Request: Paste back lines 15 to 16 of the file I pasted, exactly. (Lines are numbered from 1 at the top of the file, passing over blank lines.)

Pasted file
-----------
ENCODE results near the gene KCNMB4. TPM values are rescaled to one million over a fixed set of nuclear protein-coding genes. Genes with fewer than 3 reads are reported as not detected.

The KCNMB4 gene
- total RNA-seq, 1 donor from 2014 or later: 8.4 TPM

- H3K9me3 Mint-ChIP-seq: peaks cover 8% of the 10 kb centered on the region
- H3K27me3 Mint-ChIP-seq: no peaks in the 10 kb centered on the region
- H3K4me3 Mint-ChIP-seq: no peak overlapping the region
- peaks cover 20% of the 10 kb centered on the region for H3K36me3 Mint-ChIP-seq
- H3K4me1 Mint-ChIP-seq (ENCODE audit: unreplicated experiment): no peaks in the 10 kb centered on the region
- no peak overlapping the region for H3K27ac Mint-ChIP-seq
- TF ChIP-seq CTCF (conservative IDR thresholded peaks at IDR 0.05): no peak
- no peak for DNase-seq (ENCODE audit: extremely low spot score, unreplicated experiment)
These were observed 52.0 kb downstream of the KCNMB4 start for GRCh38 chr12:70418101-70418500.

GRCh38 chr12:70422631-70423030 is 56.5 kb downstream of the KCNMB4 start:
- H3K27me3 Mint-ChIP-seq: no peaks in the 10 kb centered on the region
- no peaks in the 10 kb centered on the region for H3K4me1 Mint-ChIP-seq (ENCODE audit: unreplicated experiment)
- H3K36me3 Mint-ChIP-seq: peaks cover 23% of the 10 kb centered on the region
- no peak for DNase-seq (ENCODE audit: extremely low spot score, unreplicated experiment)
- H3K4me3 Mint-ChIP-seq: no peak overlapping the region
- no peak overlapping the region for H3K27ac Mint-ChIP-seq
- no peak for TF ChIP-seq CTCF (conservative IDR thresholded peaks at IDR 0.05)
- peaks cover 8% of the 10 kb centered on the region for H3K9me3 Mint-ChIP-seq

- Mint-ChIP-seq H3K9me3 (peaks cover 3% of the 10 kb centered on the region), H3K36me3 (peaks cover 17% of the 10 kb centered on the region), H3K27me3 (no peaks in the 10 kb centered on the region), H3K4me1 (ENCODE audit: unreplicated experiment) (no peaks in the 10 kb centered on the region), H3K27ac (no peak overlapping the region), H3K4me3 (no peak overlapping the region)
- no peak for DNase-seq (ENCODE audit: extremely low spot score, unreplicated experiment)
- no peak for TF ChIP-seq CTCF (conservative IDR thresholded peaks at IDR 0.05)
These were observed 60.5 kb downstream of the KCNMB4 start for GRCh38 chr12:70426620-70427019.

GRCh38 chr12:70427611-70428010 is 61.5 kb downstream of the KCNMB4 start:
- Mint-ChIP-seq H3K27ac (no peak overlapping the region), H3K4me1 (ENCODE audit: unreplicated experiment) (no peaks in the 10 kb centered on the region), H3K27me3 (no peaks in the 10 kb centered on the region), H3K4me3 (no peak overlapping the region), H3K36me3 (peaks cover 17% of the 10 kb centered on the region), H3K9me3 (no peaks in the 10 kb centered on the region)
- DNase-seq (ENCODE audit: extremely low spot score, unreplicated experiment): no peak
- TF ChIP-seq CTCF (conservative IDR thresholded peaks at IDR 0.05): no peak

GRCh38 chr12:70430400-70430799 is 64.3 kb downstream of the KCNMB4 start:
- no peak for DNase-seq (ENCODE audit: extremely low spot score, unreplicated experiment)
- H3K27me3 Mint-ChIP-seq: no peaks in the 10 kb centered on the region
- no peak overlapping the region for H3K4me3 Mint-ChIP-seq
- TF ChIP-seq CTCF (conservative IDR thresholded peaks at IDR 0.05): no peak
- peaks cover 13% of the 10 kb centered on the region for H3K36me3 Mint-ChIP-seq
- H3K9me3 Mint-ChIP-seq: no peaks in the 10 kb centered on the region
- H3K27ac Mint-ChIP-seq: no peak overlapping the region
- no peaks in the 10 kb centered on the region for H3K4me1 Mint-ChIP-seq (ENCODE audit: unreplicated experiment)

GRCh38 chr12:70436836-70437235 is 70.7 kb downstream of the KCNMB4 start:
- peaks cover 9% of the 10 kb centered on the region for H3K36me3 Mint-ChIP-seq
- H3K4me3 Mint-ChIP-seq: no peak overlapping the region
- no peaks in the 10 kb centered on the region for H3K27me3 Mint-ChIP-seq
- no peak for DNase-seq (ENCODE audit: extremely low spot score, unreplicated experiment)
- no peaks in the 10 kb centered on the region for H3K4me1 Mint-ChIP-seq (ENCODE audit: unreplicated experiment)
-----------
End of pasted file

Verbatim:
- no peaks in the 10 kb centered on the region for H3K4me1 Mint-ChIP-seq (ENCODE audit: unreplicated experiment)
- H3K36me3 Mint-ChIP-seq: peaks cover 23% of the 10 kb centered on the region